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The Plump Duck

Peking duck at The Plump Duck (Photo: The Plump Duck)

Isn’t it disappointing when the name of a restaurant or bar bears no relationship to what you find there? Case in point, Rockpool when it was around. I took my little net to catch periwinkles and starfish between courses and had to leave it under the table. And Restaurant Hubert, the mecca for Sydney’s martyrs to the martini – dammit, who is Hubert? No-one of that name here sir I’m sorry. The Bearded Tit, The Smelly Goat…you get my drift.

So, it’s a relief to find a genuinely nice fat quacker at The Plump Duck, a new Chinese restaurant that confusingly also answers to the name Tang Hui, in that seething precinct around World Square in Sydney. And the bird’s not just any old Donald, but the real deal: a white feathered Peking Duck raised in NSW, roasted and air dried until the skin imitates glossy Chippendale mahogany, sliced very finely and served with its crisp skin.

Now, if you dine out in Sydney you’ll know there’s a different version of Peking duck in every place bearing a sign “Best Peking Duck!” In some places it’s all about the duck, in others the skin. Here at The Plump Duck both get equal marquee billing. And all up it’s a Donald-winning performance: the crisp, lacquered skin is for dipping in fine sugar and the chef’s special garlicky mustard sauce, the meat for wrapping in diaphanously thin, hot mandarin pancakes, accompanied by all the support players: coarsely chopped Spanish onion, cucumber batons, pickled cucumber and traditional soy bean paste.

As with so many restaurants on this youth-centric Times-Square style perimeter of Chinatown, at The Plump Duck there’s an interesting and mostly successful tension maintained between the traditional and the contemporary. The deluxe Paul Papadopoulos fit-out on two storeys puts you inside a soaring antique lacquered Chinese box, in black and vermilion, with high ceilings, shadowy long corridors and spotlit tables punctuated by pools of torpid carp. One floor up there’s more dining space and a few discreet private rooms furnished with smart Pan-Asian minimalism.

The Plump Duck dining room (Photo: Via Zomato online)

Tonight, there are other visual highlights too: moist, firm fillets of toothfish (cod) lightly battered, fried, dressed in a tangy tropical fruit -based sauce and garnished with julienned crisp-fried sweet potato ($48). This is a dish that rewards any diner with the courage to imagine a sweet fruit puree on the same plate with white-fleshed fish. It’s also a dish that shows Chef Lee has the courage of his convictions. Me? I liked the fish.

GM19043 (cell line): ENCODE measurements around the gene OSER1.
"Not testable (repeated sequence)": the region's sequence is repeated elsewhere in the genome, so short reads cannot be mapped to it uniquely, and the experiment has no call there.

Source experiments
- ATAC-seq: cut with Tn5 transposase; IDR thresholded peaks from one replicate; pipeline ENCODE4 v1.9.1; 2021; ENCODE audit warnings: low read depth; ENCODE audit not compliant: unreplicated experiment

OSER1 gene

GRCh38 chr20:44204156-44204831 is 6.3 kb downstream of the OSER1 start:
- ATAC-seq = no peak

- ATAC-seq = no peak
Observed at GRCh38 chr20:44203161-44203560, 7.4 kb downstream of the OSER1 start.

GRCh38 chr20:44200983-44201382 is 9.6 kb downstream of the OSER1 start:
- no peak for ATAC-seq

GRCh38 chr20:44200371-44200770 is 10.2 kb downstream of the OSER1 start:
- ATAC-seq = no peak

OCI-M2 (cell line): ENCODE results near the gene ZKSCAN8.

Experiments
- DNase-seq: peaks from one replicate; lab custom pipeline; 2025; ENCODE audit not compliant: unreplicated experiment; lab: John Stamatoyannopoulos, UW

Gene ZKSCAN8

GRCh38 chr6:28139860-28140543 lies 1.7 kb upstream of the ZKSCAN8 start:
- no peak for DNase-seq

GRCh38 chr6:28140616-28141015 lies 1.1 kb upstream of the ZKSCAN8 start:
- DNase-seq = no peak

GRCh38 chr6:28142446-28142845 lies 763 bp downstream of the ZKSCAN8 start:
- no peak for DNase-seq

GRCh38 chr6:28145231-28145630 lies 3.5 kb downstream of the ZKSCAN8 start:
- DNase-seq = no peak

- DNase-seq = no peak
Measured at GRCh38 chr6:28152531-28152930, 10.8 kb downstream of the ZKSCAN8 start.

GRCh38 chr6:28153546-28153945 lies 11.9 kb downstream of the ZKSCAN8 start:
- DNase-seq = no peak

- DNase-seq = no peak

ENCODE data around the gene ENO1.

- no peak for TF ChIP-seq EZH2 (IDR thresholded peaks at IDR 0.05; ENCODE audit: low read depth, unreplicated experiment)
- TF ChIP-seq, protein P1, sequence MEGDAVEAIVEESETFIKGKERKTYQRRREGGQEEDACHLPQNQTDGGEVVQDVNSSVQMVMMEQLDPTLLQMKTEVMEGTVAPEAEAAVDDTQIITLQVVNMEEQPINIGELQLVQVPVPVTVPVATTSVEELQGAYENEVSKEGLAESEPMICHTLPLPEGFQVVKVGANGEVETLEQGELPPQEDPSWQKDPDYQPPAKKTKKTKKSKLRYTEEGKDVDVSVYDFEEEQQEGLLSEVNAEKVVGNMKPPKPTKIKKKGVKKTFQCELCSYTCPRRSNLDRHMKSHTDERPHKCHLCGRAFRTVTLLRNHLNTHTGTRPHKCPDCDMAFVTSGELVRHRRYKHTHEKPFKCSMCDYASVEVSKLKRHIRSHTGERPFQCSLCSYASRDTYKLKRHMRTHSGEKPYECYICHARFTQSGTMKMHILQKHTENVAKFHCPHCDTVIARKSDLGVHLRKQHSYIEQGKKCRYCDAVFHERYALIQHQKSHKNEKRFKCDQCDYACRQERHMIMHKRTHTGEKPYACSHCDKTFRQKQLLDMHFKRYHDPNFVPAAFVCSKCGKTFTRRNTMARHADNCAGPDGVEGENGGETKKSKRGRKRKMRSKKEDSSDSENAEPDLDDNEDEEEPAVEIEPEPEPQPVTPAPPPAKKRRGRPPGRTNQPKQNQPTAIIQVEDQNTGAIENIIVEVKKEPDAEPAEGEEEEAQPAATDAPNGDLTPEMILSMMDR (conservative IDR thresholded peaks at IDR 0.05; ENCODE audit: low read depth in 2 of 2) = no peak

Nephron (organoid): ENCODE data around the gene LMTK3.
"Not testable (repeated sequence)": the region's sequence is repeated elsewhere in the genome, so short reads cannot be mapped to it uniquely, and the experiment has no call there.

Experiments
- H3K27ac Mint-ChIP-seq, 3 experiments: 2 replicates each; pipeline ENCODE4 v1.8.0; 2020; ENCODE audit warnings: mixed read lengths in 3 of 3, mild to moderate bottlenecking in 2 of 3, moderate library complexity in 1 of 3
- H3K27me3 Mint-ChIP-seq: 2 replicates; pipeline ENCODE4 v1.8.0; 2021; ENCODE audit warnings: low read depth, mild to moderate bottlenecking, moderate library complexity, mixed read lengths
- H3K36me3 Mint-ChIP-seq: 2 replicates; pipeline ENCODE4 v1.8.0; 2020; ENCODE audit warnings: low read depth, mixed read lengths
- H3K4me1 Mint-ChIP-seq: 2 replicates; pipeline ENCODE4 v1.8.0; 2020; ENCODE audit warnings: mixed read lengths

Next, the chef takes a sharp right-angle into Pan-Asian fusion via a mild and fragrant coconut curry, brimming with prawn cutlets and steamed zucchini ($56). It’s a ‘crowd pleaser’ for sure, but more complex and finely-tuned than it looks, putting the brakes on just before it becomes too sweet for my palate. To accompany it, baked pastry buns each filled with a delicate braised chestnut. Tear open the bun, pop the chestnut in your mouth like a lozenge and use the pastry case for swiping through your curry.

The Plump Duck wine list is surprising for more than one reason. In how many Sydney Chinese restaurants are you likely to find a ‘12 Gilbert Riesling or an ‘14 Eddie McDougall Flying Winemaker sangiovese, both by the glass? Or a Reserve List of obscurities such as an aged Heritiers Comtes Lafon Macon Vire-Clesse? I detect the invisible hand of an interesting wine consultant here.

The pinot noir list is thoughtfully chosen, but unexpectedly small, given the well-known and irresistible duck-pinot love-match. Only three of the nine pinots listed are under $100. Wine service is tentative but well-meaning. My advice to consider wine temperature, particularly for the pinot, is noted with good humour.

My dining buddy Madam Cruella is intrigued by a slightly different take on classic fried rice: this one’s amped up with truffle oil and wild mushrooms ($42). She acidly observes:

“Truffle oil is meant to make you forget you’re waiting for something else to excite you about a dish”.

She might have added that sometimes that ‘something else’ never arrives. Happily, the rice isn’t greasy and the juicy mushrooms taste of the forest floor, in a good way. A winning dish for The Plump Duck.

A rather good truffle parfait ($12) confirms Chef Lee’s fetish for the earthy tuber melanosporum. You don’t usually find it at this end of George Street, but there’s been a lot of the black diamond around tonight, Is it all about the duck or the truffle? Is it The Plump Duck or Tang Hui? Say, why don’t we just dispel all the confusion and call it the Truffled Duck?

Rating: 18 /30

  • How good was the food? 6.5/10
  • How good was the wine list? 3.5/5
  • What was the service like? 3/5
  • How was the atmosphere? 3/5
  • Does this place have the X Factor? 2/5

The Plump Duck

  • Address: Shop 10.41, World Square Shopping Centre, 680 George Street, Sydney NSW 2000
  • Phone: +61 2 8081 0888
  • Website: www.axfentertainment.com.au/theplumpduck/
  • Open: Restaurant – lunch and dinner menu available. Thurs, Fri, Sat: 12–3pm, 5:30pm–12am; Sun – Wed 12–3pm, 5:30–11pm
  • Price: Starters $11 to $28; mains $32 to $68; desserts $12

 

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